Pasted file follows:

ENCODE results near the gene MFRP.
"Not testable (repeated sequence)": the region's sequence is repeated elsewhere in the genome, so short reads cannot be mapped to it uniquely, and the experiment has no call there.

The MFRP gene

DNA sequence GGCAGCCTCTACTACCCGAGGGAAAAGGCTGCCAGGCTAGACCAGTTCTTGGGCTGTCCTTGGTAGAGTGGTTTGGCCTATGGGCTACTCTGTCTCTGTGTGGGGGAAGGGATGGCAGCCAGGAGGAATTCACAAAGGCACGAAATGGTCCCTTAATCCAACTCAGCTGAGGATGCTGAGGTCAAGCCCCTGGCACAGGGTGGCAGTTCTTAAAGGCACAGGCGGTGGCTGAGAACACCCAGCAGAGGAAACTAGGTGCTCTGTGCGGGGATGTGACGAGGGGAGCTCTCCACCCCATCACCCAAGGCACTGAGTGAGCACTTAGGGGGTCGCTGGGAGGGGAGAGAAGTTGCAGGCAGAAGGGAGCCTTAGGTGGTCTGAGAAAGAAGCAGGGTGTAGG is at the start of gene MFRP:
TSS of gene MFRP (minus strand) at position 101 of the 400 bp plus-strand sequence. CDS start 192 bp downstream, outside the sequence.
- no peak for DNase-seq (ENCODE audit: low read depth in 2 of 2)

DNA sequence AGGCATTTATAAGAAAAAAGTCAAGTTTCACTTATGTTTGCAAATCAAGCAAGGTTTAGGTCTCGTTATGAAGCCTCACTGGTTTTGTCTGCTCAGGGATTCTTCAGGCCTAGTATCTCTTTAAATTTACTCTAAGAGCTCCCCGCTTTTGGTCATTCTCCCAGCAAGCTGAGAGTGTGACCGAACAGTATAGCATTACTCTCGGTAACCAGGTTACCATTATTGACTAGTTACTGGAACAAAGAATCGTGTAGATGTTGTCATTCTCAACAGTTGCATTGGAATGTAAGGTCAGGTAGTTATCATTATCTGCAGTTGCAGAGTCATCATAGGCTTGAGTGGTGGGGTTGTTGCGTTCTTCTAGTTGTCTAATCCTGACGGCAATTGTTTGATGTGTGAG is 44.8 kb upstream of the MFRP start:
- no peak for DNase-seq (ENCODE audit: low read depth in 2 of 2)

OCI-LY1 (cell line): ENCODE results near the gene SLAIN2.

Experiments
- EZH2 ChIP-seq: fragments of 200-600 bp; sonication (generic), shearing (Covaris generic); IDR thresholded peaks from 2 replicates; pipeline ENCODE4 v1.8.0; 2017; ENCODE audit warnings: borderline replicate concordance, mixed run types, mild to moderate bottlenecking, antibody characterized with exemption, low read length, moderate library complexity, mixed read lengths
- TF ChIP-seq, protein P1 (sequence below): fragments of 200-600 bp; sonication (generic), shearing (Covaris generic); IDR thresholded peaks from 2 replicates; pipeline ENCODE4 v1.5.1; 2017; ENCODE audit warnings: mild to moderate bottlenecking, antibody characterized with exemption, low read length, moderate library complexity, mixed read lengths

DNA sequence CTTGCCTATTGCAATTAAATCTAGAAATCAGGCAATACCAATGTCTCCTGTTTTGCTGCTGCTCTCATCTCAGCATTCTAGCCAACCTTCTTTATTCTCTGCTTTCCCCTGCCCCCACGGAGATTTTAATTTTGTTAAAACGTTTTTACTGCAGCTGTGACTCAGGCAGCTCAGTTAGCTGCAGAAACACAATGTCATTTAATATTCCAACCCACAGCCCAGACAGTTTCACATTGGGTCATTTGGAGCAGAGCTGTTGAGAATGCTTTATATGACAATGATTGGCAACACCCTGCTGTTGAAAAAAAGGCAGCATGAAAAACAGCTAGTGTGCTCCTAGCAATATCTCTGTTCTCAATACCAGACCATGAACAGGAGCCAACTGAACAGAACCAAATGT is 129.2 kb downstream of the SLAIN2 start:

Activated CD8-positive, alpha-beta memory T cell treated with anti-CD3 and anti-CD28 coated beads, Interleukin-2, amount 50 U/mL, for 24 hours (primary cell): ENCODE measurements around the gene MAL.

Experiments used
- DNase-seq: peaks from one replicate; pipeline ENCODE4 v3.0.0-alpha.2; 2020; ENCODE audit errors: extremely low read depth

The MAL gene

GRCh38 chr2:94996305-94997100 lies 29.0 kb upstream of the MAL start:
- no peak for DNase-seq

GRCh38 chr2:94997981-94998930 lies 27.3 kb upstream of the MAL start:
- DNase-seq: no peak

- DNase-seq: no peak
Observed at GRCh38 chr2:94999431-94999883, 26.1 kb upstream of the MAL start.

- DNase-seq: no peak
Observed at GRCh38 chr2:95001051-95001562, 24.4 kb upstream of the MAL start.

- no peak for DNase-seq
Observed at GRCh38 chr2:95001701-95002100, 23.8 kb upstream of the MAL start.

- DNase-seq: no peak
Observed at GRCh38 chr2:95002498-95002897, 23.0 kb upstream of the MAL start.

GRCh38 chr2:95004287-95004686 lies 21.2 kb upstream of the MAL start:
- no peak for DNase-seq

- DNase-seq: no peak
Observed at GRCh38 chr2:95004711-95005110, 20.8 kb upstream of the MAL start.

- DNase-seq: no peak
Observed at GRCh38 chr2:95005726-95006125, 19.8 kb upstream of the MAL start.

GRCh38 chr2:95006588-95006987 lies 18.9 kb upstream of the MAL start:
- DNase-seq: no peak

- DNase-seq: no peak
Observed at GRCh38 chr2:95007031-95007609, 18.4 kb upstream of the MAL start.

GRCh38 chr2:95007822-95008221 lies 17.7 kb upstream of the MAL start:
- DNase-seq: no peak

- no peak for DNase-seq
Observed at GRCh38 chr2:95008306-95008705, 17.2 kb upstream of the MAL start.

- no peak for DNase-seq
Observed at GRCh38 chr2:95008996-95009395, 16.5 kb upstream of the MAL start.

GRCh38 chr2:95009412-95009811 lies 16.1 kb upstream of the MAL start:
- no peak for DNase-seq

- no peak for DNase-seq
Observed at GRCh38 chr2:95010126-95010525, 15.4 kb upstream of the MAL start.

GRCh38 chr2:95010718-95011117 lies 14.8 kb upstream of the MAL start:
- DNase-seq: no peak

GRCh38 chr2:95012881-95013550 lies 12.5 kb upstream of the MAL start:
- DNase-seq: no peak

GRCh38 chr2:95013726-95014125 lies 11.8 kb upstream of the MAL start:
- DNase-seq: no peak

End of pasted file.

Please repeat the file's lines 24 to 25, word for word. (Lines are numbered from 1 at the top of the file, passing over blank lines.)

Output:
- DNase-seq: no peak
Observed at GRCh38 chr2:95001051-95001562, 24.4 kb upstream of the MAL start.